In this sequel to Shadowlands, you find yourself commanding a team of explorers through a deserted space-station, trying to discover what happened to the crew. Along the way you must solve puzzles, fight baddies and do masses and masses of exploring.
You have four characters to control in this real time RPG, and the designers have done their best to remove all the numbers usually involved in RPG's (dexterity/wisdom etc) and replaced them with friendlier looking graphical bars. Another good idea is the way you can put your characters in formation instead of having to move them one at a time. The other big innovative game system is the clever use of light: Teque's "Photoscaping" system which means you can only see a few feet in front of you and you can use flares and torches to light up are
Shadoworlds is the less-known sequel to Domark's underrated RPG Shadowlands, this time with a fantasy plot replaced by sci-fi setting. Similar to Shadowlands, you control a party of four characters, sent to investigate the mysterious lack of communication from a research facility in Magna 6 star system.
As with Shadowlands, what sets Shadoworlds apart from other RPGs is the innovative graphical system, featuring a technique Krisalis called superphotoscaping - the highlight of which is real-time lighting. As your characters walk around the screen with a light source in hand, areas around them become brighter or dimmer as appropriate, and the effect of seeing huge monsters appear out of the shadows is appropriately spooky. Unfortunately, the game lacks moody music that would make the effect even more convincing. In fact, the only music is heard on the character selection screen. In-game music is completely absent, and although there are some decent sound effects (i.e. doors opening, switchesbeing pressed and, of course, the crackle of laser fire), they are nowhere near enough. The silence may have been deliberate, i.e. to add atmosphere and tension to the situation, but instead ends up making the game feel very empty.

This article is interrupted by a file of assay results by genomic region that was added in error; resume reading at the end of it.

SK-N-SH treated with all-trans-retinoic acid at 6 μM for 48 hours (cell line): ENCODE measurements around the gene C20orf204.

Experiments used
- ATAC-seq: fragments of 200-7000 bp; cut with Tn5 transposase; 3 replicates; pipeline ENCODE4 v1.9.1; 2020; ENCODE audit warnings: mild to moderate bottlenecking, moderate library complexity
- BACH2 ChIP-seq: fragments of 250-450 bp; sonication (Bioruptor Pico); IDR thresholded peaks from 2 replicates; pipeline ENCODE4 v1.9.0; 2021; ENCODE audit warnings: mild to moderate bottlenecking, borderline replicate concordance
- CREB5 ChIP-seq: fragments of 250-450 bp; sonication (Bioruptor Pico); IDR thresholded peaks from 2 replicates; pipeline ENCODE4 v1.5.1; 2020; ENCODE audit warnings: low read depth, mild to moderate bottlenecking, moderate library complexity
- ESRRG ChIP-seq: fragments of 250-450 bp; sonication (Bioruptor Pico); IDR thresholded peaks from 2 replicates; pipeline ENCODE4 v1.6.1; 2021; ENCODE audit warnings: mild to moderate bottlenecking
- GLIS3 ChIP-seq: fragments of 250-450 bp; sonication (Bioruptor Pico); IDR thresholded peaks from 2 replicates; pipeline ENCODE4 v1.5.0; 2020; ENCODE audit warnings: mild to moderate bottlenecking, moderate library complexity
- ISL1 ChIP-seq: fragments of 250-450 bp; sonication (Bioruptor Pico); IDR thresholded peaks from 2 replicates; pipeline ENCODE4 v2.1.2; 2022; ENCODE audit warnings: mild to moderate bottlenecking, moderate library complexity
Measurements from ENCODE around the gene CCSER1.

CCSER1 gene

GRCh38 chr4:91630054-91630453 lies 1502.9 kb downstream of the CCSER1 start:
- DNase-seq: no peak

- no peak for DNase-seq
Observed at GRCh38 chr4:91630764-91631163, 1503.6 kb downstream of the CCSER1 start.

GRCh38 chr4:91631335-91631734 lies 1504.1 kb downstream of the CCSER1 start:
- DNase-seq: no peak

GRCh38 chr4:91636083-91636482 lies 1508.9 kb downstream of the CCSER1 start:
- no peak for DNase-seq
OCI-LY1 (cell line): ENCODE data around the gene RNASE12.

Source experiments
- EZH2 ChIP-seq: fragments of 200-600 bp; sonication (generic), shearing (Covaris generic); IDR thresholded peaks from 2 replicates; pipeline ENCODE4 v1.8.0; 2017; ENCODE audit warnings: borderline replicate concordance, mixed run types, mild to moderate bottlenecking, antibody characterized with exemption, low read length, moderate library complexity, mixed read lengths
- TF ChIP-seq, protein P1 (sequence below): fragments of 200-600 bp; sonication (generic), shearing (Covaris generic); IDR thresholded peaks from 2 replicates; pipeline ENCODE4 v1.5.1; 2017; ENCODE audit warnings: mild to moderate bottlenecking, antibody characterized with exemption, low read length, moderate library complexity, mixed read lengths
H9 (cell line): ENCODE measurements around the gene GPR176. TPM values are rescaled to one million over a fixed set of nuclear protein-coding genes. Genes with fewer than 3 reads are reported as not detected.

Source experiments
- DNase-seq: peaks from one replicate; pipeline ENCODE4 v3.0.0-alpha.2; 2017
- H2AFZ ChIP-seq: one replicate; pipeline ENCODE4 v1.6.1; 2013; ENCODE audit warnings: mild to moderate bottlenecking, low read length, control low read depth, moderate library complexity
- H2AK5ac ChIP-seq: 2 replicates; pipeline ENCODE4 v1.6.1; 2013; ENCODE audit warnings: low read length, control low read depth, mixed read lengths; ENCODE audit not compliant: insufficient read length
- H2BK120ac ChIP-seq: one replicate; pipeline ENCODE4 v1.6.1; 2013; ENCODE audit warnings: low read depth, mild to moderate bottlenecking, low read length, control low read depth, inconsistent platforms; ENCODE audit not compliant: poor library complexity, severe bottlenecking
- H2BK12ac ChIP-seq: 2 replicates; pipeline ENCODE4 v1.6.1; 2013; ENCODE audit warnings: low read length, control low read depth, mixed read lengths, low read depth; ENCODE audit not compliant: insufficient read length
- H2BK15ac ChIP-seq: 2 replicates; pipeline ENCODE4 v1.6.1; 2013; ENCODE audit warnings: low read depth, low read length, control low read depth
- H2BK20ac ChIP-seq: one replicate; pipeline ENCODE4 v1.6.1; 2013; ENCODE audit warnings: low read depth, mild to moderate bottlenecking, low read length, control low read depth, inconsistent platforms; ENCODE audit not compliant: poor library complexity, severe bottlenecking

User interface is intuitive, and the graphics are more than adequate (they are more than a little inspired by Japanese anime). There are some innovative weapons, such as the two-part kind. You find various barrels and various stocks - which can be mixed and matched to create whichever variation you prefer. For instance, combining a flame stock with a cannon barrel creates a flame-cannon, but if you put a rifle barrel on instead, you get something more akin to a flame-thrower.
In the end, Shadoworlds is a good attempt at improving on Shadowlands, but ends up merely as an uninspired sequel. The cool lighting system is obviously overused-there are too many pitch-black levels in the game (no doubt waiting to be lighted by your gunfire or light source), making gameplay much more frustrating than it should be. Recommended only if you really like Shadowlands, otherwise there is plenty of better RPGs to keep you occupied.
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